The whitefly doesn’t just stay on one plant. Also, it doesn’t naturally carry the virus; instead, it ingests it by feeding on infected plants. So when the whitefly feeds on infected plants or cuttings, and the plants are not immediately removed, it can then infect neighbouring healthy plants.
HOST:
Thank you, Doctor.
Dr. Asawalam will be back later in the program to tell us how to combat and prevent cassava mosaic disease. But first, let’s talk to a few farmers about their experiences with CMD.
We have with us Mr. Afolabi Akintonde, a cassava farmer from Lagos. Hello, Mr. Akintonde, welcome to the program.
AFOLABI AKINTONDE:
Thank you.
HOST:
The purpose of this interview is to talk about cassava mosaic disease. But before we start, please tell us a little about yourself, and your experiences in growing cassava.
AFOLABI AKINTONDE:
Well, my name is Afolabi Akintonde. I am the Secretary of the National Cassava Growers Association in Lagos State.
HOST:
What made you get into cassava?
AFOLABI AKINTONDE:
I have always been interested in farming, ever since I was an adolescent. My father was a farmer, although he was into animal husbandry.
I have been farming cassava for three years now, since 2013. Before cassava, I raised animals—cattle, sheep and goats, pigs, and poultry. You might say I am a complete farmer!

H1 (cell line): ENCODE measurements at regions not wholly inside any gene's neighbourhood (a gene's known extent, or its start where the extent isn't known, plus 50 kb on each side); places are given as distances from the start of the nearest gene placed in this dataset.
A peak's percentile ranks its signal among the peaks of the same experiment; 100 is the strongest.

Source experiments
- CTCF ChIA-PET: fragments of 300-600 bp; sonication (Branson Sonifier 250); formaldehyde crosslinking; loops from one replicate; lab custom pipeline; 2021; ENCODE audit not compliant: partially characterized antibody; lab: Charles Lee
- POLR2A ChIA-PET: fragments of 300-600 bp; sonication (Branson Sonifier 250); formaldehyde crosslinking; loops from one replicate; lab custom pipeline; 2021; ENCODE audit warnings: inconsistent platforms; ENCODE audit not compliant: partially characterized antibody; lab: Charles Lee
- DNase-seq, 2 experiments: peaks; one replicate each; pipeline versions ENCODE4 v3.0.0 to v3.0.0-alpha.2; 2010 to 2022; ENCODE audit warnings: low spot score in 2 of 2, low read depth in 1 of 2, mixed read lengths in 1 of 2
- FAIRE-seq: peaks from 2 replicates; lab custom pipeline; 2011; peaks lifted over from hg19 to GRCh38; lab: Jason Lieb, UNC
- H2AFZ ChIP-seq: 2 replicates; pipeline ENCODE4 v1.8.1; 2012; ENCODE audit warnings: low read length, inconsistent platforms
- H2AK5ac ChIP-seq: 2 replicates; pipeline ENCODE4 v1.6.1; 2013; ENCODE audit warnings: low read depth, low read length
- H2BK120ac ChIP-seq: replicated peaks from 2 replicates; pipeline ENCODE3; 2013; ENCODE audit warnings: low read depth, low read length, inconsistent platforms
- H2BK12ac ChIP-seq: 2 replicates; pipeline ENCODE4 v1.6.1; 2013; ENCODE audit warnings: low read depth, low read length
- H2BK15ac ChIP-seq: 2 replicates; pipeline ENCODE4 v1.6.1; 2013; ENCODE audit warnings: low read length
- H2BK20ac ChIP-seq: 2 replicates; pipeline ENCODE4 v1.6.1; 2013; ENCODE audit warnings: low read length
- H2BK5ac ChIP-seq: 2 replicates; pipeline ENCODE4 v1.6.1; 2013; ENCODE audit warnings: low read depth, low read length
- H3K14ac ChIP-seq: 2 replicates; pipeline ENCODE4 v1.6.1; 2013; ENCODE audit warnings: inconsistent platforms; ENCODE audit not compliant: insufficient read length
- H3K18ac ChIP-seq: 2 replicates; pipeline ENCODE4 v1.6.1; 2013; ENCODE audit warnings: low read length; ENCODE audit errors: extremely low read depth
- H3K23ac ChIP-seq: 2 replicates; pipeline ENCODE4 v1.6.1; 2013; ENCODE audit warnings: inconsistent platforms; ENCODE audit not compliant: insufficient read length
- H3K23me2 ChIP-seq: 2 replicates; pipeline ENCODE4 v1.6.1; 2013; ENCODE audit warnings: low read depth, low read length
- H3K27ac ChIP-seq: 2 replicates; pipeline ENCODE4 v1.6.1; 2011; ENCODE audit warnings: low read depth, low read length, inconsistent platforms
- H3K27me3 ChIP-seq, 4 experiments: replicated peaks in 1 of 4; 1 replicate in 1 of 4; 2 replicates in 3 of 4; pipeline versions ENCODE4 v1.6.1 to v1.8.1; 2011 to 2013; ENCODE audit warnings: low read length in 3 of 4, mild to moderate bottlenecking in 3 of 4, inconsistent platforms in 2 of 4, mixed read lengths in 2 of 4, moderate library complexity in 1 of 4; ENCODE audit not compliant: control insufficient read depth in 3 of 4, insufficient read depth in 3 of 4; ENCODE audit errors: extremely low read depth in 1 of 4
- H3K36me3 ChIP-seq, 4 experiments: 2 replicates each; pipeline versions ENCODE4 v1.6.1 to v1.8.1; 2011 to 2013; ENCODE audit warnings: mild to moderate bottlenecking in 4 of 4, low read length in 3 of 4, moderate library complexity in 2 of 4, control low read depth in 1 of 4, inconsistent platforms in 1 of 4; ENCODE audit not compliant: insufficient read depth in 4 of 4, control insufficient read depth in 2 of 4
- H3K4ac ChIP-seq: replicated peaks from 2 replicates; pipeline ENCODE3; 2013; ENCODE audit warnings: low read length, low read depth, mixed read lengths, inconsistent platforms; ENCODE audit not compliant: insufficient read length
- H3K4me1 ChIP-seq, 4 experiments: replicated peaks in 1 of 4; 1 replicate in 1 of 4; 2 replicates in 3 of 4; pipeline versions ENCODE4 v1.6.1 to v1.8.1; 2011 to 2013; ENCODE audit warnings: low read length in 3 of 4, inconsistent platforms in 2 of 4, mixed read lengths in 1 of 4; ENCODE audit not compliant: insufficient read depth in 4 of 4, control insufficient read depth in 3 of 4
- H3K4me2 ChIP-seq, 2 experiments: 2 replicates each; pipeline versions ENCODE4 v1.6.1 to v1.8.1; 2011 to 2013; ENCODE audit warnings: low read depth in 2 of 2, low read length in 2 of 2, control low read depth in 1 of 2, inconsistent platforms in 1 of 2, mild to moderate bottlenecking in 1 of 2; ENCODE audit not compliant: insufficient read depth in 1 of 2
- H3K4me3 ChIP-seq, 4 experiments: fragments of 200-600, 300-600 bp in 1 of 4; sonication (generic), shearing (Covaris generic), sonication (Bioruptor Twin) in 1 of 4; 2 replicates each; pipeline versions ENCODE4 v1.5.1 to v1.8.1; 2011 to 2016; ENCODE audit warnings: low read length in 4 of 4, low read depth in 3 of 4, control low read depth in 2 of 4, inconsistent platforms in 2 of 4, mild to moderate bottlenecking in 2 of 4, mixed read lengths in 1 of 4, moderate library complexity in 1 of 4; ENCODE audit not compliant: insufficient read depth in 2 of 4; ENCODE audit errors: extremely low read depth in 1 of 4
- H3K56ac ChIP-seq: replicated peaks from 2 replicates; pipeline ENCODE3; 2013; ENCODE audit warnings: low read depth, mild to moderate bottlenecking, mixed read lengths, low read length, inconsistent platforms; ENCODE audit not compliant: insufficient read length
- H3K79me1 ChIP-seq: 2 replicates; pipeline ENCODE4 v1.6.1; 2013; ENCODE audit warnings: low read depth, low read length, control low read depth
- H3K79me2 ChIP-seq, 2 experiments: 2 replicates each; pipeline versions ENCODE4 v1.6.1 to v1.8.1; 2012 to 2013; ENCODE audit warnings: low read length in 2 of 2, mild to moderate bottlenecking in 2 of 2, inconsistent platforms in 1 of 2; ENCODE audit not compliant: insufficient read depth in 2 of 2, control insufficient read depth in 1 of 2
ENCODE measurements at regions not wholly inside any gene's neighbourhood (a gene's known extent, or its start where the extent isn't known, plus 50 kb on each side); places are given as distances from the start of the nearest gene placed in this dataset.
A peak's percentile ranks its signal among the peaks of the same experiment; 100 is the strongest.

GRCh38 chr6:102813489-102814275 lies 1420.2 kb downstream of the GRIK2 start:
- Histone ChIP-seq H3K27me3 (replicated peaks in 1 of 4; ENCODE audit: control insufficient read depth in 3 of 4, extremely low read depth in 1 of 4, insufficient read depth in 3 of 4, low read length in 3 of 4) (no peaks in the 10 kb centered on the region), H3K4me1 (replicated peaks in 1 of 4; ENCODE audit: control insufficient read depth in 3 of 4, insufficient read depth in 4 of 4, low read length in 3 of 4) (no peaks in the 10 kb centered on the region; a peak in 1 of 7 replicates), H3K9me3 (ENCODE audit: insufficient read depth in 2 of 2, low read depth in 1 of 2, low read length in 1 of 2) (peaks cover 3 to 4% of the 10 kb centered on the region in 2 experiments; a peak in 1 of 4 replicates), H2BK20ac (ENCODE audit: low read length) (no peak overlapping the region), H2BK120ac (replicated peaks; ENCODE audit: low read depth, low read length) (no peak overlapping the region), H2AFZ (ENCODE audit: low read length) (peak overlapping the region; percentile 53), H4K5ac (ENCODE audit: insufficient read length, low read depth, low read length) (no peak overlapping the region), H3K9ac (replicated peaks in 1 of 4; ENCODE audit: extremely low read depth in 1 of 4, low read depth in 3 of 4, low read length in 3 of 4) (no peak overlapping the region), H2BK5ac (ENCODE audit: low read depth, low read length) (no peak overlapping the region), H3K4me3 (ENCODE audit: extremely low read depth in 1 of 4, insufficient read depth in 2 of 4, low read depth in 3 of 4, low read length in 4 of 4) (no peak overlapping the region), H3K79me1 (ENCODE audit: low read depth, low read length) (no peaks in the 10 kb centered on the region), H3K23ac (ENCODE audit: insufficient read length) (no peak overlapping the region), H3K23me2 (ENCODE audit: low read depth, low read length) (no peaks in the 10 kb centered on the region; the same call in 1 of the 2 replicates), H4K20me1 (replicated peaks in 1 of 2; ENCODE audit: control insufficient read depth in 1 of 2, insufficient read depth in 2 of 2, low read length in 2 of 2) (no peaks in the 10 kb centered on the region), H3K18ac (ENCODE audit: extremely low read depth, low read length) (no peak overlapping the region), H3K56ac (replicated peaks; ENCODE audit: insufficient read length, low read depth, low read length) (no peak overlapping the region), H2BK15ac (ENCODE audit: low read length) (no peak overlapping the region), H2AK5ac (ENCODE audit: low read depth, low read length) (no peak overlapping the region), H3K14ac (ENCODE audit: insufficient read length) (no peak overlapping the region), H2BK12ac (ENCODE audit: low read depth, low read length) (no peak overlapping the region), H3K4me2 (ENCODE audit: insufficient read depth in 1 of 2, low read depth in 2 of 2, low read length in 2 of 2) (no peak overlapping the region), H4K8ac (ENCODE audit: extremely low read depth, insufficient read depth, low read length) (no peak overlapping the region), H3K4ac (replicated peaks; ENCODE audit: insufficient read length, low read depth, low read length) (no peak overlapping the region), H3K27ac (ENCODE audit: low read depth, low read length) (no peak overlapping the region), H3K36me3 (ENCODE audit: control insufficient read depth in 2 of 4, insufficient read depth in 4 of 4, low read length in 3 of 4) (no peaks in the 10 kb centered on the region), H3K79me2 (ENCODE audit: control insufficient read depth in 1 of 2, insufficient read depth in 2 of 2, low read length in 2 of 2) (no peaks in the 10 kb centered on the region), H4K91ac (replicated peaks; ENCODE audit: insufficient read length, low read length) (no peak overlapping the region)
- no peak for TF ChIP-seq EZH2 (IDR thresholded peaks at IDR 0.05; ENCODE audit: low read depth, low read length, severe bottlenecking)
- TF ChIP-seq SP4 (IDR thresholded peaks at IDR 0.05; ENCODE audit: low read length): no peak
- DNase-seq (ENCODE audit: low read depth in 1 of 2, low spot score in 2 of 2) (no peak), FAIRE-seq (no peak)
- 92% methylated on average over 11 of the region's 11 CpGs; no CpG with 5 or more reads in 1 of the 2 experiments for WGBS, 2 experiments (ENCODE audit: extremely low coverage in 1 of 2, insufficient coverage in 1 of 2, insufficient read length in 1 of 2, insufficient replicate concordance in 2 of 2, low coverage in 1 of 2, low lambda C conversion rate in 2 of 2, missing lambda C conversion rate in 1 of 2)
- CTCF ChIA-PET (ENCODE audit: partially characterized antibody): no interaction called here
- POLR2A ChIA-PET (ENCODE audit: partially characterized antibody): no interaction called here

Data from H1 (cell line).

Cassava is the crop I grow, though; cassava and a bit of watermelon on the side.
My farm is in Oke-Ogan, which is in Ogun State. But I still live in Lagos, so I commute a lot to go and check it out.
HOST:
How have your experiences been so far?
AFOLABI AKINTONDE:
It was hard going at first. I headed a group of farmers to that site. The land is near a river basin, so we had good irrigation facilities, and so it is good for dry season farming.
Things are a lot better now; we’ve certainly come a long way.
HOST:
What of cassava mosaic virus? Have you had any experiences with it in your three years of farming?
AFOLABI AKINTONDE:
Yes. We experienced it a bit. Because some of the other farmers in our group got discouraged, we could not properly manage the farm.
I feel that this difficulty in managing the farm led to some of our plants being infected with the virus. We had areas that became overgrown with weeds and were hosts to rodents and other vectors.